John Landis is renowned, probably more than any other film director, for putting in-jokes in his movies. He frequently casts behind-the-scenes personnel in cameo roles in his films; he includes the phrase “See you next Wednesday“, which is a line of dialogue from 2001: A Space Odyssey, in many of his movies; the credits of his early movies all recommend you “Ask for Babs” when you visit Universal Studios; he often features old movies, TV shows, or cartoons on televisions in his movies.
All these in-jokes, and more, appear in his British-shot film An American Werewolf In London. But I think I may have stumbled on another in-joke in that film – an in-joke which is so incredibly obscure, I believe I may be the first person ever to get it in the 30+ years since the film was released.
As a fan of the film, I’ve been particularly keen to track down the filming locations they used. One scene in particular seems to have eluded people. It’s the scene where David and Alex, having left her flat, walk down the road and catch a taxi. It’s clearly a street somewhere in west London, but beyond that I couldn’t find any info about where it was shot, either online or in books or anywhere else. Being a minor scene, it probably wasn’t a location people were particularly desperate to find.
The other day I thought that for completeness, I may as well track it down. So I engaged my detective skills, and before too long I had the answer. I won’t bore you with the details about how I found it – If you’re interested, I’m thinking of doing a few case studies on tracking down film locations, and I’ll probably use this as an example.
Anyway, it turns out that it was filmed at Wilton Crescent, SW1X.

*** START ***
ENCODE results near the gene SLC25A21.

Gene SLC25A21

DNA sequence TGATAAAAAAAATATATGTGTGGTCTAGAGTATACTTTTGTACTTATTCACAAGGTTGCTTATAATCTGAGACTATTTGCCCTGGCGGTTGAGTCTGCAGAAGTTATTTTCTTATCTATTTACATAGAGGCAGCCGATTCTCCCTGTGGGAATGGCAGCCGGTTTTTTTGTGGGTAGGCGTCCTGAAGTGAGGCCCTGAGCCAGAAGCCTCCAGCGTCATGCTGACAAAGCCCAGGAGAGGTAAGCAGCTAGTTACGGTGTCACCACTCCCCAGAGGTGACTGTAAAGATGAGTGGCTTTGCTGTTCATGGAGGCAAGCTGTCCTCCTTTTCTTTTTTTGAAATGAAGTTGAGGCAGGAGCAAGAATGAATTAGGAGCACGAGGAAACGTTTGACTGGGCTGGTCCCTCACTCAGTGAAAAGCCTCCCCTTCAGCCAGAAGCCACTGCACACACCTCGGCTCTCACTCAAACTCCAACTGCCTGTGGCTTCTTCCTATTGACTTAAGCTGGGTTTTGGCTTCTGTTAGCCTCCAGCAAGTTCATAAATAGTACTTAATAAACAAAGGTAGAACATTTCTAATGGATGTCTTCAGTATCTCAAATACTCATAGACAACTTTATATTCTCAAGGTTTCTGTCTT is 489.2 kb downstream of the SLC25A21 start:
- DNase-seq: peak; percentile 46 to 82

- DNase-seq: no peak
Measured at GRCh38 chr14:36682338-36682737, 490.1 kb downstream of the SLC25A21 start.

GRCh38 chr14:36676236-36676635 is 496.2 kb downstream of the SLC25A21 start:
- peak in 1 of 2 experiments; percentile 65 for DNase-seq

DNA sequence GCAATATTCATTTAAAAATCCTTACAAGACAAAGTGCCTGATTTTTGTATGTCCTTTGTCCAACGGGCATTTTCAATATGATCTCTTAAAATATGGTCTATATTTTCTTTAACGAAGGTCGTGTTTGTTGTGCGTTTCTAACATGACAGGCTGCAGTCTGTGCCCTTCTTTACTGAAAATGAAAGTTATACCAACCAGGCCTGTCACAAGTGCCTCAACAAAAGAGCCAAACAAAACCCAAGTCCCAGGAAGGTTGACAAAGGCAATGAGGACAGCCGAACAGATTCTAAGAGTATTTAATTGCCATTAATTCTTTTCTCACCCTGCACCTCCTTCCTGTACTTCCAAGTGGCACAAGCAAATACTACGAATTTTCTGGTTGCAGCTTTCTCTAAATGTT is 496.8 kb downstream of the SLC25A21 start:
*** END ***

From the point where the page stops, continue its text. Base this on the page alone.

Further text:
Now, the first thing which crossed my mind was – Why did they film this scene there? The scene in question occurs just after they leave Alex’s flat, a scene which was filmed two miles to the west. The following scene, where David jumps out of the taxi, was filmed in Trafalgar Square, a mile and a half to the east. There’s nothing in the scene which dictates a specific location – they literally just walk down the street and then get in a taxi. It could have been filmed in any street in west London. Why not actually film it near Alex’s flat?
It wasn’t until a while later I stumbled on the fact that there’s a Victorian short story by Dudley Costello entitled Lycanthropy in London; or, the Wehr-wolf of Wilton-Crescent. It appeared in Bentley’s Miscellany in 1855. The story is told with humour much like American Werewolf, and also mentions London in the title. Could it be that Landis filmed a scene in Wilton Crescent as a reference to this story? It does seem too big a coincidence otherwise. But if he did, it’s a very obscure joke. It relies on someone knowing where the scene was shot, and also knowing of the existence of the story – and remember that this film was made well before the worldwide web existed, before this sort of information was easy to come by.
My guess is that it’s an Easter egg for werewolf fans who are aware of the Costello story and decide to check out Wilton Crescent, and stumble on the filming location by accident. If so, I don’t think anyone has made the connection until now. Certainly nobody has mentioned it online. So I may actually be the first person in more than thirty years to get the joke!